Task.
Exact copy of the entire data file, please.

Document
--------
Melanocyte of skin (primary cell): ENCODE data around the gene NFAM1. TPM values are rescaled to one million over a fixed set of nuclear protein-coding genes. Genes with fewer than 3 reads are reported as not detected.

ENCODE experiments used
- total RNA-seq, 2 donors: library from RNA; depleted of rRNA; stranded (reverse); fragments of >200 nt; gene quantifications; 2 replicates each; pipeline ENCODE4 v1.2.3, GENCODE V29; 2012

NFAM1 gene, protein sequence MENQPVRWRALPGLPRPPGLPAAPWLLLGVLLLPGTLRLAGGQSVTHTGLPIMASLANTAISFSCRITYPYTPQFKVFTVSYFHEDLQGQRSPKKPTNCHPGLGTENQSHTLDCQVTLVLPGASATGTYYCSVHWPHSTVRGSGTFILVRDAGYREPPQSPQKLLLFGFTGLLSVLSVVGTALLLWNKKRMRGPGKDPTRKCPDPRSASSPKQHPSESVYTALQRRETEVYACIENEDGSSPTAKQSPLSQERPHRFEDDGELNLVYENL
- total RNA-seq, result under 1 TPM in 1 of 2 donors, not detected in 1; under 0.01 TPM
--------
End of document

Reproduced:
Melanocyte of skin (primary cell): ENCODE data around the gene NFAM1. TPM values are rescaled to one million over a fixed set of nuclear protein-coding genes. Genes with fewer than 3 reads are reported as not detected.

ENCODE experiments used
- total RNA-seq, 2 donors: library from RNA; depleted of rRNA; stranded (reverse); fragments of >200 nt; gene quantifications; 2 replicates each; pipeline ENCODE4 v1.2.3, GENCODE V29; 2012

NFAM1 gene, protein sequence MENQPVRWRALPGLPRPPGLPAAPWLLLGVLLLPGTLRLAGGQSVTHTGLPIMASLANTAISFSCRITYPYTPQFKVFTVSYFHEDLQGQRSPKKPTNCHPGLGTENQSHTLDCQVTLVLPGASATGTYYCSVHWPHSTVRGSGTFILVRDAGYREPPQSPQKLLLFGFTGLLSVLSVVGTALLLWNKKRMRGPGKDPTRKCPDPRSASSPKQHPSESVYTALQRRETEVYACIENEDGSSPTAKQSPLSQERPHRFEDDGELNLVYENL
- total RNA-seq, result under 1 TPM in 1 of 2 donors, not detected in 1; under 0.01 TPM